The concept is straightforward, if convoluted. A DSTAR digital voice transmission is received, which is then transcoded to regular digital audio. The audio then goes through a voice recognition engine, and that is used as a question for a ChatGPT AI. The AI’s output is then fed to a text-to-speech engine, and it speaks back with its own voice over the airwaves.
[William] demonstrates the system, keying up a transmitter to ask the AI how to get an amateur radio licence. He gets a pretty comprehensive reply in return.
The result is that radio amateurs can call in to ChatGPT with questions, and can receive actual spoken responses from the AI. We can imagine within the next month, AIs will be chatting it up all over the airwaves with similar setups. After all, a few robots could only add more diversity to the already rich and varied ham radio community. Video after the break.
Continue reading “The Voice Of ChatGPT Is Now On The Air”
We’re big fans of useless machines here at Hackaday, there’s something undeniably entertaining about watching a gadget flail about dramatically without actually making any progress towards a defined goal. But what happens when one of these meme machines ends up working too well? We think that’s just what we might be witnessing here with the Tacobot from [Vije Miller].
On the surface, building an elaborate robotic contraption to (slowly) produce tacos is patently ridiculous. Doubly so when you tack on the need to give it voice commands like it’s some kind of one-dish version of the Star Trek food replicator. The whole thing sounds like the setup for a joke, an assumption that’s only reinforced after watching the dramatized video at the break. But in the end, we still can’t get over how well the thing appears to work.
After [Vije] gives it a list of ingredients to dispense, a robotic arm drops a tortilla on a fantastically articulated rotating platform that can not only spin and move in two dimensions, but can form the soft shell into the appropriate taco configuration. The empty shell is then brought under a rotating dispenser that doles out (or at least attempts to) the requested ingredients such as beef, onions, cheese, and lettuce. With a final flourish, it squirts out a few pumps of the selected sauce, and then presents the completed taco to the user.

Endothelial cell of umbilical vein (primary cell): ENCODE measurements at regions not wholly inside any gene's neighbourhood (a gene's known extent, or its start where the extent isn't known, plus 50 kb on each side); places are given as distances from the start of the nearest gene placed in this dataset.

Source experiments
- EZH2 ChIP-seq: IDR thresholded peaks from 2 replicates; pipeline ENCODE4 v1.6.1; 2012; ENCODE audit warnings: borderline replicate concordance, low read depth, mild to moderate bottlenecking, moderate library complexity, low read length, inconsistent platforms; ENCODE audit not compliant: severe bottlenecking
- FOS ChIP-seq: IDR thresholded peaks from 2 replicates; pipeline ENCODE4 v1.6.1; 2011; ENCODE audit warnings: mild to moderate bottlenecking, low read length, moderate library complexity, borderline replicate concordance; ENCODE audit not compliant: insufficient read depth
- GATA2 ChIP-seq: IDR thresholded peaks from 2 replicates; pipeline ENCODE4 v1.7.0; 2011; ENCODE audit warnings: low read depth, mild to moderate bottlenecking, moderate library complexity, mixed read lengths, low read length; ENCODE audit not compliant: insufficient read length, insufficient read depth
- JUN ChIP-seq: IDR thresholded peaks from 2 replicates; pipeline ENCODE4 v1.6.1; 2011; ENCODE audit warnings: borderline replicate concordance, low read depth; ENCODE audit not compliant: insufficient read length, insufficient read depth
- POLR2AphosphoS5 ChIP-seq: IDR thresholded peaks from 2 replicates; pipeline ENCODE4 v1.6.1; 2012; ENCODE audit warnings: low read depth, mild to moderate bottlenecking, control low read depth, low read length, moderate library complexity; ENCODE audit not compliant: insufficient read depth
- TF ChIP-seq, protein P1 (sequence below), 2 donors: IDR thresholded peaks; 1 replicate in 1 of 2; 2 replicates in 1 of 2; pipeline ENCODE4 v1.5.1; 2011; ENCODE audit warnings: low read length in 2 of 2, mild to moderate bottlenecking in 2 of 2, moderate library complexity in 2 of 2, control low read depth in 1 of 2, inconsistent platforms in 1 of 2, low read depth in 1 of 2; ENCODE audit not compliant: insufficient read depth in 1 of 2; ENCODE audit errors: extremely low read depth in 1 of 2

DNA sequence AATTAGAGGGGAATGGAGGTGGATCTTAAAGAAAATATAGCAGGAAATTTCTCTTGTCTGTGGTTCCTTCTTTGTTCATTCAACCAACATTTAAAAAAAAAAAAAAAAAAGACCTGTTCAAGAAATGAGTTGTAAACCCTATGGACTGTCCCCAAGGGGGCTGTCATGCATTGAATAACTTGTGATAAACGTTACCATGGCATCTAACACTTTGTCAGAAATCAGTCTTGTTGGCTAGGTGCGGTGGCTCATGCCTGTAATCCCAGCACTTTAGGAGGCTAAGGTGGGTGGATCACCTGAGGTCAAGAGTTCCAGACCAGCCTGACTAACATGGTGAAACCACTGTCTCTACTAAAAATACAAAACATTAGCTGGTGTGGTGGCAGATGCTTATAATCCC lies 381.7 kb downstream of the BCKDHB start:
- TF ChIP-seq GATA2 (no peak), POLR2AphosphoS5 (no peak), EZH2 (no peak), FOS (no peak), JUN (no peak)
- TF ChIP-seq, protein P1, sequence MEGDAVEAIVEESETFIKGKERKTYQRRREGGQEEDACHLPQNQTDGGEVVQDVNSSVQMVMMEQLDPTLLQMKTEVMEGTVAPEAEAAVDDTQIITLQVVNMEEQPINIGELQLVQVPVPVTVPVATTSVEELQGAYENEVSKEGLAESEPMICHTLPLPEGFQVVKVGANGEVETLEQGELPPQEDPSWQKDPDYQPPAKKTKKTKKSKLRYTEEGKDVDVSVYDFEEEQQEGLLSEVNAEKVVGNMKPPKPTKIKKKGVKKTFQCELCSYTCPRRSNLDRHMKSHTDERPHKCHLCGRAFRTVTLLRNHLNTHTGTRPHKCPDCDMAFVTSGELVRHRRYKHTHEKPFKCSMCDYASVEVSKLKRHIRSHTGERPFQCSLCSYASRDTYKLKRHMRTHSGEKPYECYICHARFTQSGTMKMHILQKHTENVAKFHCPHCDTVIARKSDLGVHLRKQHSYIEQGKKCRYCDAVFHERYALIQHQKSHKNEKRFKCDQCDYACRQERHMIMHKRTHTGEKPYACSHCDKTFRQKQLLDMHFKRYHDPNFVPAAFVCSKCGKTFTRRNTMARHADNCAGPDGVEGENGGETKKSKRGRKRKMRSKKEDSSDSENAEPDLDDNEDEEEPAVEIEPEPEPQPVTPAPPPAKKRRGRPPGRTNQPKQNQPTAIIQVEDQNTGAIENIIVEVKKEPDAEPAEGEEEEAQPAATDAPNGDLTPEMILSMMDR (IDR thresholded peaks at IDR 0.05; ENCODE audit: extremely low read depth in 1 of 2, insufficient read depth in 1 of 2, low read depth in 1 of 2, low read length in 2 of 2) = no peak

The only failing appears to be the machine’s ability to dispense some of the ingredients. The ground beef seems to drop into place without issue, but it visibly struggles with the wetter foodstuffs such as the tomatoes and onions. All we know is that if a robot handed us a taco with that little lettuce on it, we’d have a problem. On the project page [Vije] acknowledges the issue, and says that a redesigned dispenser could help alleviate some of the problem.
The issue immediately brought to mind the fascinating series of posts dedicated to handling bulk material penned by our very own [Anne Ogborn]. While the application here might be a bit tongue-in-cheek, it’s still a perfect example of the interesting phenomena that you run into when trying to meter out different types of materials.
Continue reading “An Impressively Functional Tacobot”
Handcrafted gifts are special, and this one’s no exception. [John Pender] made a Tolkien-inspired box for his son and shared the details with us on Hackaday.io. This one-of-a-kind handcrafted box fulfills one role and does it perfectly – just like with the Doors of Durin, you have to say ‘friend’ in Elvish, and the box shall unlock for you.
This box, carefully engraved and with attention paid to its surface finish, stands on its own as a gift. However, with the voice recognition function, it’s a project complicated enough to cover quite a few fields at once – woodworking, electronics, and software. The electronics are laid out in CNC-machined channels, and LED strips illuminate the “Say Friend And Come In” inscriptions once the box is ready to listen. If you’re wondering how the unlocking process works, the video embedded below shows it all.
Two solenoids keep the lid locked, and in its center is a Pi Zero, the brains of the operation. With small batteries and a power-hungry board, power management is a bit intricate. Two capacitive sensors and a small power management device are always powered up. When both of the sensors are touched, a power switch module from Pololu wakes the Pi up. It, in turn, takes its sweet time, as fully-fledged Linux boards do, and lights up the LED strip once it’s listening.
Continue reading “Say Friend And Have This Box Open For You”